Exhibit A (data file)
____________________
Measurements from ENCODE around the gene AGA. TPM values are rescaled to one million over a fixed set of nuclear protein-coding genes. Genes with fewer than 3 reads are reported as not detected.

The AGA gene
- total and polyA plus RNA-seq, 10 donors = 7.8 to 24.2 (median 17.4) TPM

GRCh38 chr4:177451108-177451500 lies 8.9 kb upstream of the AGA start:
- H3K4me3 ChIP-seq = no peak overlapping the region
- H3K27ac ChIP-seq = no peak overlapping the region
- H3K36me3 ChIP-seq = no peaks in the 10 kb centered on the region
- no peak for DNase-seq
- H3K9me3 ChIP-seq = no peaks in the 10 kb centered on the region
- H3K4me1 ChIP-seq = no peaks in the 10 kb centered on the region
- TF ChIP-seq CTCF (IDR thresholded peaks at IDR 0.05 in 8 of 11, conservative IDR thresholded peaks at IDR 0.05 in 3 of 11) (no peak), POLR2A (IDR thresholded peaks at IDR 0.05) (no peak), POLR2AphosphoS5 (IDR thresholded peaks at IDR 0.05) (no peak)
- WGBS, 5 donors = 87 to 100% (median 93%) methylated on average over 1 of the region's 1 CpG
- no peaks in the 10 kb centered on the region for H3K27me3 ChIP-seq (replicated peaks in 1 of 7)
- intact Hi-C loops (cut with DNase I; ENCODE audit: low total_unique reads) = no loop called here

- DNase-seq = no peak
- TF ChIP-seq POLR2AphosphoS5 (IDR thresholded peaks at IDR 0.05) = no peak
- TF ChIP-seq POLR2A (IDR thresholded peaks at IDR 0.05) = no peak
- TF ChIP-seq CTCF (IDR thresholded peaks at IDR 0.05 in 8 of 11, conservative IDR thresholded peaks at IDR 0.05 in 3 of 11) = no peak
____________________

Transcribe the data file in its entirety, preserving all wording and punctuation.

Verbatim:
Measurements from ENCODE around the gene AGA. TPM values are rescaled to one million over a fixed set of nuclear protein-coding genes. Genes with fewer than 3 reads are reported as not detected.

The AGA gene
- total and polyA plus RNA-seq, 10 donors = 7.8 to 24.2 (median 17.4) TPM

GRCh38 chr4:177451108-177451500 lies 8.9 kb upstream of the AGA start:
- H3K4me3 ChIP-seq = no peak overlapping the region
- H3K27ac ChIP-seq = no peak overlapping the region
- H3K36me3 ChIP-seq = no peaks in the 10 kb centered on the region
- no peak for DNase-seq
- H3K9me3 ChIP-seq = no peaks in the 10 kb centered on the region
- H3K4me1 ChIP-seq = no peaks in the 10 kb centered on the region
- TF ChIP-seq CTCF (IDR thresholded peaks at IDR 0.05 in 8 of 11, conservative IDR thresholded peaks at IDR 0.05 in 3 of 11) (no peak), POLR2A (IDR thresholded peaks at IDR 0.05) (no peak), POLR2AphosphoS5 (IDR thresholded peaks at IDR 0.05) (no peak)
- WGBS, 5 donors = 87 to 100% (median 93%) methylated on average over 1 of the region's 1 CpG
- no peaks in the 10 kb centered on the region for H3K27me3 ChIP-seq (replicated peaks in 1 of 7)
- intact Hi-C loops (cut with DNase I; ENCODE audit: low total_unique reads) = no loop called here

- DNase-seq = no peak
- TF ChIP-seq POLR2AphosphoS5 (IDR thresholded peaks at IDR 0.05) = no peak
- TF ChIP-seq POLR2A (IDR thresholded peaks at IDR 0.05) = no peak
- TF ChIP-seq CTCF (IDR thresholded peaks at IDR 0.05 in 8 of 11, conservative IDR thresholded peaks at IDR 0.05 in 3 of 11) = no peak